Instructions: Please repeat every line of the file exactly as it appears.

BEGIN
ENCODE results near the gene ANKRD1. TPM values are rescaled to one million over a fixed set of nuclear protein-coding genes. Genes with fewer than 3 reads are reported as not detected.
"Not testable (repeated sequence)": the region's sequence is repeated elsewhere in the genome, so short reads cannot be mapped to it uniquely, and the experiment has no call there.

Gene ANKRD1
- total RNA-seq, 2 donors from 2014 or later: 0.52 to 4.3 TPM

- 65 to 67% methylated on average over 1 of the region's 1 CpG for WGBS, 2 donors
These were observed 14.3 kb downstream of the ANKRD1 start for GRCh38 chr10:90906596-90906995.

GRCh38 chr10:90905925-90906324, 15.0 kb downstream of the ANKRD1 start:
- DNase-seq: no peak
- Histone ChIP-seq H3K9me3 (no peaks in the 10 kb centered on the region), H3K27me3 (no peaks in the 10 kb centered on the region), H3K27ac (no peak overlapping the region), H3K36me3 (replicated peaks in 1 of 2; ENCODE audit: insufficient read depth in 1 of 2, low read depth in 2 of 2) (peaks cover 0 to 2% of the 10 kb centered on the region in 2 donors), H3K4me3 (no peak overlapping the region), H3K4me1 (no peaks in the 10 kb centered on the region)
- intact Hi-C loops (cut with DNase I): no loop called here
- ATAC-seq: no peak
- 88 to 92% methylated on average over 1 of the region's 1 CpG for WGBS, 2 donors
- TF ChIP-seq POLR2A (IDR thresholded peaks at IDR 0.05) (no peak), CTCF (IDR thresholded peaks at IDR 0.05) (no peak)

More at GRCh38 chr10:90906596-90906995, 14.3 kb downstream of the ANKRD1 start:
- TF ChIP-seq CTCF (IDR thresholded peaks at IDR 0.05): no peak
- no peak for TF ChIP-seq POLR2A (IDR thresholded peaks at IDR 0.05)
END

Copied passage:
ENCODE results near the gene ANKRD1. TPM values are rescaled to one million over a fixed set of nuclear protein-coding genes. Genes with fewer than 3 reads are reported as not detected.
"Not testable (repeated sequence)": the region's sequence is repeated elsewhere in the genome, so short reads cannot be mapped to it uniquely, and the experiment has no call there.

Gene ANKRD1
- total RNA-seq, 2 donors from 2014 or later: 0.52 to 4.3 TPM

- 65 to 67% methylated on average over 1 of the region's 1 CpG for WGBS, 2 donors
These were observed 14.3 kb downstream of the ANKRD1 start for GRCh38 chr10:90906596-90906995.

GRCh38 chr10:90905925-90906324, 15.0 kb downstream of the ANKRD1 start:
- DNase-seq: no peak
- Histone ChIP-seq H3K9me3 (no peaks in the 10 kb centered on the region), H3K27me3 (no peaks in the 10 kb centered on the region), H3K27ac (no peak overlapping the region), H3K36me3 (replicated peaks in 1 of 2; ENCODE audit: insufficient read depth in 1 of 2, low read depth in 2 of 2) (peaks cover 0 to 2% of the 10 kb centered on the region in 2 donors), H3K4me3 (no peak overlapping the region), H3K4me1 (no peaks in the 10 kb centered on the region)
- intact Hi-C loops (cut with DNase I): no loop called here
- ATAC-seq: no peak
- 88 to 92% methylated on average over 1 of the region's 1 CpG for WGBS, 2 donors
- TF ChIP-seq POLR2A (IDR thresholded peaks at IDR 0.05) (no peak), CTCF (IDR thresholded peaks at IDR 0.05) (no peak)

More at GRCh38 chr10:90906596-90906995, 14.3 kb downstream of the ANKRD1 start:
- TF ChIP-seq CTCF (IDR thresholded peaks at IDR 0.05): no peak
- no peak for TF ChIP-seq POLR2A (IDR thresholded peaks at IDR 0.05)